These are Star of Bethlehem flowers from my yard last year. They're a highly invasive bulb and considered a noxious weed. They redeem themselves by these lovely, delicate flowers (I'm partial to whites.) and by the fact they are the first, no exceptions, to break ground in the spring--if you're generous enough to consider the lengthening days as the first signs of spring. For just after that change, these little flowers begin to appear as green and sturdy shoots.
The photograph below was taken a couple of days ago when temperatures were far below freezing. As you can see, they've been up and growing for quite a while. They have a waxy cuticle, which (I suppose) helps them endure the cold. They also have fleshy leaves, which (I suppose) helps them endure the dryness of frozen ground. They're bulbs so, of course, they don't need to worry too much about food at first.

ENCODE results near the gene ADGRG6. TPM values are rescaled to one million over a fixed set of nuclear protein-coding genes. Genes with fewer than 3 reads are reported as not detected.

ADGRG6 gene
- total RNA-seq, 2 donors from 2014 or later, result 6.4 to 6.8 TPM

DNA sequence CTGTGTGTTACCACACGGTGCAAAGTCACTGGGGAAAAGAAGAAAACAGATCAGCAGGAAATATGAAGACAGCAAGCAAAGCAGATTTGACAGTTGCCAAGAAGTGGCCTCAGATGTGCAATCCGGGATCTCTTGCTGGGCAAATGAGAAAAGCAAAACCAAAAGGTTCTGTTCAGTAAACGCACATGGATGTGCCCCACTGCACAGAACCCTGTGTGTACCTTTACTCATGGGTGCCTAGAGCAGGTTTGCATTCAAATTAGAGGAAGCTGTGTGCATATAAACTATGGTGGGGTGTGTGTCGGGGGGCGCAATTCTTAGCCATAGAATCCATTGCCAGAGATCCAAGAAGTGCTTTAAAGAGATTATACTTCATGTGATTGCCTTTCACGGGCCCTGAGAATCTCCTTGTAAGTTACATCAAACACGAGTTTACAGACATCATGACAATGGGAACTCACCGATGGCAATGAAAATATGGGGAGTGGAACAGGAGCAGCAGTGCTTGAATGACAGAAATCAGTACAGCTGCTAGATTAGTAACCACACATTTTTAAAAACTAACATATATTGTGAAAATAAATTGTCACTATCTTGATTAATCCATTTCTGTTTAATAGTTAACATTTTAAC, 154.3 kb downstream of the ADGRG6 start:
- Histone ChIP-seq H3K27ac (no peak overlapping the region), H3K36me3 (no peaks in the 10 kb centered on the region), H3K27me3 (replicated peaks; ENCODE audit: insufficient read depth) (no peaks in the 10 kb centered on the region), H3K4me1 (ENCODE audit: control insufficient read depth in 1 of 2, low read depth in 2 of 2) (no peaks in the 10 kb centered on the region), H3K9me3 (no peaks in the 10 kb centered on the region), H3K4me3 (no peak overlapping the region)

They must be tough as nails because that ground they broke through was hard and solid as ice. I've bruised a toe trying to kick clods free of it.
I'm always fascinated by a plant with a lot of common names. It indicates to me the plant has history, is a part of culture, at least of gardening culture. This one has some doozies; Nap at Noon, Snowdrop, Dove's Dung, Eleven o'Clock Lady, and the best one, Sleepy Dick. I've known it as Star of Bethlehem, but these other names are better descriptive of its appearance and habits.
If you follow the link I provided above, you'll find all kinds of nasty comments about these weeds. They're quite despised. At Rivergarth, however, there's plenty of space, the beds not perfectly groomed, and I don't have a proper lawn. There's wiggle room for a few weeds.
Considering their early companionship in late winter at that time when I'm desperate for the signs of spring and their promises of bloom, I'm willing to share my space with them.